Trump Endorses Website Promoting Far-Right Conspiracy Theories

Donald Trump

Donald Trump has endorsed an alternative to the mainstream media, or, in his words, “fake news”:  MagaPill.com, a website that touts his so-called accomplishments and regularly promotes bizarre conspiracy theories.

Trump spent Saturday evening tweeting about how much he hates CNN, saying the generally pro-Trump Fox News is much better, then eventually tweeted a recommendation for MagaPill.com. “Wow, even I didn’t realize we did so much,” he said. “Wish the Fake News would report! Thank you.”

The first part of the site’s name refers to Trump’s slogan “Make America Great Again.” The second part refers to a plot point from The Matrix, in which taking a red pill allows you to see reality, while a blue pill allows you to remain in a fantasy world. “Red pill” is a term that has become “popular with white nationalists and others on the far right,” reports ThinkProgress, which has posted a thorough dissection of MagaPill.com.

The site is made up mostly of a list of Trump’s “accomplishments,” many of which are either inflated or steps that will take the nation in a regressive direction. On its Twitter feed, however, it “regularly traffics in unhinged conspiracy theories,” according to ThinkProgress.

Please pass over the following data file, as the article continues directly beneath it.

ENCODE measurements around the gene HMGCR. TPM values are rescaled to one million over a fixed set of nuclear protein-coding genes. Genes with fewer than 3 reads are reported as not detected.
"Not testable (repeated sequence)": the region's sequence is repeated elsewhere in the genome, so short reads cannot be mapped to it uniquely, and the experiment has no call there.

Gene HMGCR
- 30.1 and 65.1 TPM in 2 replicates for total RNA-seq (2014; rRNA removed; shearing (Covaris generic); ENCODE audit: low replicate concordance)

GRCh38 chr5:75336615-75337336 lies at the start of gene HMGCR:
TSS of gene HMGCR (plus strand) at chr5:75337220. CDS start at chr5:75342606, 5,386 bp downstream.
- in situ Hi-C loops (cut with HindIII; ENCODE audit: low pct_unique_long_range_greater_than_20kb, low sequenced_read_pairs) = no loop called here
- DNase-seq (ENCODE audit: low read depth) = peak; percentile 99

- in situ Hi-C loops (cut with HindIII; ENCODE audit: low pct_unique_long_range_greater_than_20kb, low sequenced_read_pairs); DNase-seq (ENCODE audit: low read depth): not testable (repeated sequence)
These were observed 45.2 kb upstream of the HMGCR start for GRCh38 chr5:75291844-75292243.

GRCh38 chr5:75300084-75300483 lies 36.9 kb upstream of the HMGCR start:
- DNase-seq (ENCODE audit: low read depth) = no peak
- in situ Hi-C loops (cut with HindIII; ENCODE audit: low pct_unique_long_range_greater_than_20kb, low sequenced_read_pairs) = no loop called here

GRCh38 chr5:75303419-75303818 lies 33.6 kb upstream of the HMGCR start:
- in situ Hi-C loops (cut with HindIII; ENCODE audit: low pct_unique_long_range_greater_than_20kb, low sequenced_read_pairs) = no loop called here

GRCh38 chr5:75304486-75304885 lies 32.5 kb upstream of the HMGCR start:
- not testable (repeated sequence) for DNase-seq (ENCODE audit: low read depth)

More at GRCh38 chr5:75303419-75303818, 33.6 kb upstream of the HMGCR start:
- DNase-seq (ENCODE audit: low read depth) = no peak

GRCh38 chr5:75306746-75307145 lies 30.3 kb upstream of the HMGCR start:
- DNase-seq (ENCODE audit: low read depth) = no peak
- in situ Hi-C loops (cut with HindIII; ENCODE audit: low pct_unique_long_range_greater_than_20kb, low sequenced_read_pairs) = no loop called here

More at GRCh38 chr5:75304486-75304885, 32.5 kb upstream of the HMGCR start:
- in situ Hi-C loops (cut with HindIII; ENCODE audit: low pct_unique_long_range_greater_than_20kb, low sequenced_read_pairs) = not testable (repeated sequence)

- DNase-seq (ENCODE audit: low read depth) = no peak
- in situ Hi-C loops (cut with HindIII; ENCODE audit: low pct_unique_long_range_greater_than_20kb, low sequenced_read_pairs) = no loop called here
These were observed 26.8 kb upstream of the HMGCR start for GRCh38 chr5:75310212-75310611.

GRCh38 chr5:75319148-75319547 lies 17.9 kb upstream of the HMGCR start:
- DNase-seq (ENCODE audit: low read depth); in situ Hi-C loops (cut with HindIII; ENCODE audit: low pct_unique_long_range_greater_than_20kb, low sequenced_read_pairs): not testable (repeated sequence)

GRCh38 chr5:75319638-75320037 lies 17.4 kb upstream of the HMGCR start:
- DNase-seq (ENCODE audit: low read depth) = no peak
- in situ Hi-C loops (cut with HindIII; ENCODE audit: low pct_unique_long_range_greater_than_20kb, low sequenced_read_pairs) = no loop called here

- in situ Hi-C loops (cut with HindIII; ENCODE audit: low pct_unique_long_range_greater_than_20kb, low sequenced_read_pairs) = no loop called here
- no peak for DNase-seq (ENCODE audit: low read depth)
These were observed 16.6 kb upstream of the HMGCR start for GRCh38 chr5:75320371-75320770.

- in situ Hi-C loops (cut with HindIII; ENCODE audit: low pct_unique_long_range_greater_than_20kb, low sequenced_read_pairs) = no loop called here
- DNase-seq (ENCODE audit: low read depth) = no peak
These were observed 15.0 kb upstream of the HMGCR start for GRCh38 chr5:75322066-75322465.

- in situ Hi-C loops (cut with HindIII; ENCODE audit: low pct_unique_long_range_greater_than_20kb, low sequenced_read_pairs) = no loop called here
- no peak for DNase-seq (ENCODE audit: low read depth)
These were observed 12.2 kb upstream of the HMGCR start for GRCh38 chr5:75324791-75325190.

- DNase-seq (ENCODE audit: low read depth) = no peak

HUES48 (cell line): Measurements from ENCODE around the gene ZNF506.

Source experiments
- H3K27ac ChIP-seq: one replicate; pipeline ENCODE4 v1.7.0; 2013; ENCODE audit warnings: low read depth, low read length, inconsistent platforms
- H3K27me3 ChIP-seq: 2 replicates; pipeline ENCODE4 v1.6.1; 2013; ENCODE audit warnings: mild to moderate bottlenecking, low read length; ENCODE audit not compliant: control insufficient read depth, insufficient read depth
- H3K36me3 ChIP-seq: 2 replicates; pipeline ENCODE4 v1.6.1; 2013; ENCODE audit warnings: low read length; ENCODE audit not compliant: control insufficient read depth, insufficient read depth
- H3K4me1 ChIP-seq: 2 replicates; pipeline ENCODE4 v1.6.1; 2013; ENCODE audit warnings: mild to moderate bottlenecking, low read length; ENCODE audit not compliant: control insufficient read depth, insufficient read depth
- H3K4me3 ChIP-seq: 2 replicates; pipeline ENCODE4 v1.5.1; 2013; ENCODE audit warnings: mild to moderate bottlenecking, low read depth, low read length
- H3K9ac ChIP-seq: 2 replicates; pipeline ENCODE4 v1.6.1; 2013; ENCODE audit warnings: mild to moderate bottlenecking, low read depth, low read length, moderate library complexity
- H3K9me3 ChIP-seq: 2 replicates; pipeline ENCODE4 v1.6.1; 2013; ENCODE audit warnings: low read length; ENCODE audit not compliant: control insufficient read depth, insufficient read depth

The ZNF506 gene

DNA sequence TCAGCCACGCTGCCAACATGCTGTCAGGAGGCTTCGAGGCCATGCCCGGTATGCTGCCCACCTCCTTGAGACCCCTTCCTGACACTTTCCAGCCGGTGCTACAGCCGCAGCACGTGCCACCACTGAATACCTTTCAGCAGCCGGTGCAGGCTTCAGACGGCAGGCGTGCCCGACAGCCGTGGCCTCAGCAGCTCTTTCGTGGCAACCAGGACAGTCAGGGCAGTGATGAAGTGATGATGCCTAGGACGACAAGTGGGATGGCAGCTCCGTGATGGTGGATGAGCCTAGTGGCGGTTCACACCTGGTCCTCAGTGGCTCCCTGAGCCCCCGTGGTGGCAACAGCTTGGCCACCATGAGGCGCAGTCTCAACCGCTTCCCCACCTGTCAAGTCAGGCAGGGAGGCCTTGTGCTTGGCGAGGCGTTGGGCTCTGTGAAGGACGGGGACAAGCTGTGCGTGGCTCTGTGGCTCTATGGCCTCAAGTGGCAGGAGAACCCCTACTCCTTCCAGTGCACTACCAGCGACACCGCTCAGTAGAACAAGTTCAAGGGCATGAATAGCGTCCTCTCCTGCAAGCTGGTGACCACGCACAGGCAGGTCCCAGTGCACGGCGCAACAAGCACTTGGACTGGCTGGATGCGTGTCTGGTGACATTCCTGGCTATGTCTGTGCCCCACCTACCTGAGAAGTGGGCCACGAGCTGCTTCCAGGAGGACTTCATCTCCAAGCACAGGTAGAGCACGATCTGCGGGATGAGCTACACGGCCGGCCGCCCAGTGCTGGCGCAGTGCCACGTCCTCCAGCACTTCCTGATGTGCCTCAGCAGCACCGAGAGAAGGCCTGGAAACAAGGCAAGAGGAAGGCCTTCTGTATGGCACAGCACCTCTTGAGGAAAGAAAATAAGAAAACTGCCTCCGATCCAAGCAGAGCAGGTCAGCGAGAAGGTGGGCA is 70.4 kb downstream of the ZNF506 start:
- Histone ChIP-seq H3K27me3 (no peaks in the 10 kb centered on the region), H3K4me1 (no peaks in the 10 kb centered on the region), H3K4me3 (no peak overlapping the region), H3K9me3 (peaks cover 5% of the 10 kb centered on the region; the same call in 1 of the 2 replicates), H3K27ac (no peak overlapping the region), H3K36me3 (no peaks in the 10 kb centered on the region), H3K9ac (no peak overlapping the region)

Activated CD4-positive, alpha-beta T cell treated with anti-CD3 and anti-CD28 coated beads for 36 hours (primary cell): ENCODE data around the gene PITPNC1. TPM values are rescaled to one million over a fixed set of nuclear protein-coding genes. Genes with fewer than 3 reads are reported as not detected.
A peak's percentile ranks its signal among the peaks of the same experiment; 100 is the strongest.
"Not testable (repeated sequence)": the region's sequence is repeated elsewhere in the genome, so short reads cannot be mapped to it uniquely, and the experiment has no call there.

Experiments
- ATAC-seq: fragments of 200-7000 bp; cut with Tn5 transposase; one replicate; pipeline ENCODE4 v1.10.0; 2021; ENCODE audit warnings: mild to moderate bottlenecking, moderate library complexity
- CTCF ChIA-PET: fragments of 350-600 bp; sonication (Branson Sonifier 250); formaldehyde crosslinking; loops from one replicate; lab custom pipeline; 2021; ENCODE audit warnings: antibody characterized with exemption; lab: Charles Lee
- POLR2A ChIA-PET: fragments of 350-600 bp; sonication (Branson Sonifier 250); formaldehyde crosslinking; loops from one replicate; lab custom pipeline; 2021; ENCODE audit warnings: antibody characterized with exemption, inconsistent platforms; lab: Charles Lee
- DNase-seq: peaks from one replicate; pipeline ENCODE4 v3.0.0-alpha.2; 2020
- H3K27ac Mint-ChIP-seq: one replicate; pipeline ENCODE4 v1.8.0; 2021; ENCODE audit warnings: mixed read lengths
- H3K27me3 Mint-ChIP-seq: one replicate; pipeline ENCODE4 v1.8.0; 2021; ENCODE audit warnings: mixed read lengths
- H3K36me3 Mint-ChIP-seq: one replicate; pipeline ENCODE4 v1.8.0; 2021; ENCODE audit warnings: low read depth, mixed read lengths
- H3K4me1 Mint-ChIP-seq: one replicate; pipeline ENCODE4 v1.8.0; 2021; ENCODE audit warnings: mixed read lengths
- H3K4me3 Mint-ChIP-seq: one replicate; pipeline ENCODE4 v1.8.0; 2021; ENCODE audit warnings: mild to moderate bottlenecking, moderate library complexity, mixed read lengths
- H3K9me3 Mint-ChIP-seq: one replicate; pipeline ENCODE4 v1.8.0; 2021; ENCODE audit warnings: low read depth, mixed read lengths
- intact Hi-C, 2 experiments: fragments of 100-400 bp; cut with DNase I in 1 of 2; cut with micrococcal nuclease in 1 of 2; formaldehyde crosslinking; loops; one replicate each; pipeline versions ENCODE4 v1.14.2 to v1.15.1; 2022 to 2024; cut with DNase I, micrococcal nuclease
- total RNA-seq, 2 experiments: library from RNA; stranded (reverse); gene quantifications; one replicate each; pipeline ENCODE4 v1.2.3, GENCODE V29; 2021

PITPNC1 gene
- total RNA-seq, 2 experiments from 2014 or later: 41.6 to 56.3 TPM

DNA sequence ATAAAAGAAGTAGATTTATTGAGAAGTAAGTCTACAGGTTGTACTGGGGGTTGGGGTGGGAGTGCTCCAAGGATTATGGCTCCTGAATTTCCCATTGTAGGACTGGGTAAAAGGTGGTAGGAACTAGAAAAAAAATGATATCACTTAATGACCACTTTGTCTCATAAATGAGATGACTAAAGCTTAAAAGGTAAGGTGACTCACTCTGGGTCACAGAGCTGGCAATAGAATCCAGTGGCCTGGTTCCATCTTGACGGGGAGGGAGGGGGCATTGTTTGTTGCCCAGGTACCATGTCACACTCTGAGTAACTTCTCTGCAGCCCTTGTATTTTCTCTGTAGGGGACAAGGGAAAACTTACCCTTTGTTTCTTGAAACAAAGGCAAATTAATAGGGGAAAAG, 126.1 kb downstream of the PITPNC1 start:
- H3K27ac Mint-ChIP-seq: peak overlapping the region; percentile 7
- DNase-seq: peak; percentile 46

These include sharing a video, just hours before Trump tweeted his recommendation, of fringe activist Liz Cronkin, who claims that disgraced former Congressman Anthony Weiner’s laptop computer has a recording of Hillary Clinton engaging in sex with an underage girl. Cronkin was active in pushing the “Pizzagate” conspiracy theory, alleging Clinton was running a child sex-trafficking ring out of a D.C. pizza parlor. That led a man to fire a gun inside the restaurant, and even crazed conspiracy theorist Alex Jones had to backtrack somewhat from his endorsement of Pizzagate.

MagaPill.com has also tweeted that Lady Gaga is a “spirit cooker,” meaning she engages in Satanic rituals, which is something Jones has alleged as well. Its tweets also endorse conspiracy theories about the Las Vegas mass shooting, along with theories about forced vaccination, human sacrifice, and other imaginings of the paranoid segment of the right, ThinkProgress notes.

In addition to Twitter, “MagaPill is also active on Gab, a social network favored by white nationalist and banned from the Google app store violating its hate speech policy,” ThinkProgress reports. 

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